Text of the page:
Trust. That's the key here. If you trust your employees to do the right, and surely you do or you wouldn't have hired them in the first place, then it is only logical you allow them to use social media. You trust them handling the cash drawer, handling your inventory; you trust them to steal from you, endanger their lives or the lives of their co-workers and generally not do anything which might harm your business. Why don't you trust them to use social media properly?

Some say the problem with social media is that it is too easy to make a mistake, or allow a message to go out that is not "approved by corporate." I always ask, what is stopping your employee from writing disparaging remarks about your customers on the bathroom wall? Or swearing at your customers? Or stealing inventory, cash or office supplies?

The sooner your company wakes up to the benefits of using social media and learns to overcome their fear of it, the sooner it can begin reaping the rewards that come with it.

True story: Recently, a large public company sent an email to over 20,000 employees asking them to "Like" the new corporate Facebook page. Over 5,000 employees respond almost immediately. Two weeks later, a different department of the same company sent an email with this warning: "No employee of our company is allowed to use Facebook."

Welcome to the confused state of social media in the corporation as we move into 2012. Most companies are either doing nothing to learn more about social media or they are like the example above -- the right hand doesn't know what the left hand is doing. Social media is not taken seriously and there is no strategy in place that maps social business back to core business objectives.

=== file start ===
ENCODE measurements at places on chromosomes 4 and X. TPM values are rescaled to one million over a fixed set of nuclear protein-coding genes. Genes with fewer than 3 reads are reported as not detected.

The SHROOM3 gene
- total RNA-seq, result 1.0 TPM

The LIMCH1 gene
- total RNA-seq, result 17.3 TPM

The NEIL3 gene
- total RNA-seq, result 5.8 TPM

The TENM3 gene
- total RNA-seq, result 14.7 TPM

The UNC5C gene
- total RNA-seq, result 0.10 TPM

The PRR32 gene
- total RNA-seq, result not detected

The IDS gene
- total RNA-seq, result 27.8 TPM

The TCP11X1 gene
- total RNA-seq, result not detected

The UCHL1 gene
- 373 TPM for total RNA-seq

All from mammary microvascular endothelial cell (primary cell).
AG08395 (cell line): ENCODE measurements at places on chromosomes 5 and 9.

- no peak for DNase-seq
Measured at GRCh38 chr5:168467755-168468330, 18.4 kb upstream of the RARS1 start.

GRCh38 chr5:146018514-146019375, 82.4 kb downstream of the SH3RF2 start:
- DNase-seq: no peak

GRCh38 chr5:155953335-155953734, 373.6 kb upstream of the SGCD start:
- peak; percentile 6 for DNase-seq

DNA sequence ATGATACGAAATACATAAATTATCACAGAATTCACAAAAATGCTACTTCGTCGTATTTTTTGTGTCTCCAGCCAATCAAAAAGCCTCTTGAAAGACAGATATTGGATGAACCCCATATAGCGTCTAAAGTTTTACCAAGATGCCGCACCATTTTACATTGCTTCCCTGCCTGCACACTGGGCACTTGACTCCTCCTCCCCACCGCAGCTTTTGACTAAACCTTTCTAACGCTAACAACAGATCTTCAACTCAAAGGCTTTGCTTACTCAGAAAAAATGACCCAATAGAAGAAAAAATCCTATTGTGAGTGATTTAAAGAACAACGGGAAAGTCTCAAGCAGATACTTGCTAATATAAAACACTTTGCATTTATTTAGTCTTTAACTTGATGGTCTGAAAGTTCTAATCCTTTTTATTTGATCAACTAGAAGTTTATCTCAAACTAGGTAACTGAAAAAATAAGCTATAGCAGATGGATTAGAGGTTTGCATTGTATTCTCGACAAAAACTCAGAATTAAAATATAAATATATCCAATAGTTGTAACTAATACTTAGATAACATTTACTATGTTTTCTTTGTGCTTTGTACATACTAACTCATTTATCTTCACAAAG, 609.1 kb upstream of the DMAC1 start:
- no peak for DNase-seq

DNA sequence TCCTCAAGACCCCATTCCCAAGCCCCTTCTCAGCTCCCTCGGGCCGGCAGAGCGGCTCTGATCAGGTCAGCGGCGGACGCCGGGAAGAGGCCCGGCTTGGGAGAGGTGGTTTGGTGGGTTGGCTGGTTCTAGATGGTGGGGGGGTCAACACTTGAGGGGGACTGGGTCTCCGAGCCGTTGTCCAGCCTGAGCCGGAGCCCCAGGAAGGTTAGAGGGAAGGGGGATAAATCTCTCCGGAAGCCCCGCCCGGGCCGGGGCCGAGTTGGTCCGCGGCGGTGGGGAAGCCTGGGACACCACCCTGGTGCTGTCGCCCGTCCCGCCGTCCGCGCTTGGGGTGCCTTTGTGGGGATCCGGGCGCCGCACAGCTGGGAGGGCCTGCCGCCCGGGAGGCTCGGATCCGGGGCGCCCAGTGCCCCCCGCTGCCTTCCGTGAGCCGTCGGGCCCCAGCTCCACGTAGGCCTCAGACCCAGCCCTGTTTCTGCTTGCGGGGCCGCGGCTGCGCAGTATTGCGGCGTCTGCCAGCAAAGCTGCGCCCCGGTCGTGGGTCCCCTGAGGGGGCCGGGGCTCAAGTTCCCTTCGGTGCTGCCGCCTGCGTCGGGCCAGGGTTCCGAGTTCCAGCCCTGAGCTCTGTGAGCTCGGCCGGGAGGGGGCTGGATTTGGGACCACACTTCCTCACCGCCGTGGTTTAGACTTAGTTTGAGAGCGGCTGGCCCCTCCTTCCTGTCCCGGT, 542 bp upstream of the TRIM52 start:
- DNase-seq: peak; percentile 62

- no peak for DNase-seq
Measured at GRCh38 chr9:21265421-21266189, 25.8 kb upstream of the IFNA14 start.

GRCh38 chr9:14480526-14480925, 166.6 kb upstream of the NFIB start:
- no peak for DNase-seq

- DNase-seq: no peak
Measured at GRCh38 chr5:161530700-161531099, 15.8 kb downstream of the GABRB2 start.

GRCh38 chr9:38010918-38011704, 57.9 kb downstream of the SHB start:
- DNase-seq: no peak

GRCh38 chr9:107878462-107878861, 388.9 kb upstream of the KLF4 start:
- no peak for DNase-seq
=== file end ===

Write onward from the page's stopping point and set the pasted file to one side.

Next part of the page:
Why? IBM conducted a study of over 2,000 companies and asked them about the top inhibitors to adopting social media.

The study found that security, adoption, culture, and compliance are the key barriers companies are worried about. Understandable.


Click here to read more of this Huffington Post story on corporate social media.

Tuesday, December 13, 2011

Biggest (Social Media) Blunders Of 2011

If not for our failures what would we have learned? -Jerry Battiste

The fact is we all learn more from our mistakes than we do from our successes. When we succeed at something it all seems so easy. But when we fail at something we wake up to the reality of our own imperfection.

Social media often gets a bad rap as being too problematic; too much of a risk for companies interested in protecting their reputations, their clients or their CEO. This partially explains why many law firms have turned their noses up at social media: The risks far outweigh the rewards.

There certainly is some truth in the belief that social media is a risky endeavor. One poorly worded Tweet; one overly enthusiastic employee with too much to say and too little time to think; one over-thought ad campaign aimed at the wrong crowd at the wrong time and your company could walk away with a shiny black eye in the public relations department.

However, by looking at our failures, and the failures of those who have gone before us we stand a decent chance of avoiding the mistakes of the past and can focus on making brand new ones for next year!

Besides, in my opinion, the rewards of effective social media marketing (like reaching an audience in excess of ONE BILLION people) far, far outweigh the fall-out from a public relations faux-pas. (Unless you're Anthony Weiner.)

Weinergate
When a photo of his nether regions was tweeted from his account to a Seattle woman in May, Anthony Weiner insisted that he had been hacked. But the scrutiny continued, and the powerful New York congressman -- who had been considered the front-runner in the 2013 New York City mayoral election -- was forced to admit that he had sent the photo himself. He resigned from the House of Representatives after 12 years in office.

Dissing Detroit Drivers
A New Media Strategies employee dropped the F-bomb in a March tweet from @ChryslerAutos ("I find it ironic that Detroit is known as the #motorcity and yet no one here knows how to fucking drive"). Chrysler had just launched an "Imported from Detroit" campaign along with a Super Bowl ad. The staffer was fired, but Chrysler announced it wouldn't renew the agency's contract.

Kenneth Cole Puts Shoe in Mouth
The retailer stirred up trouble when he tried to ride the coattails of the Arab Spring social-media phenomenon with this February tweet: "Millions are in uproar in #Cairo. Rumor is they heard our new spring collection is now available online." Tone-deafness, or a calculated move by a company known for sometimes-controversial advertising?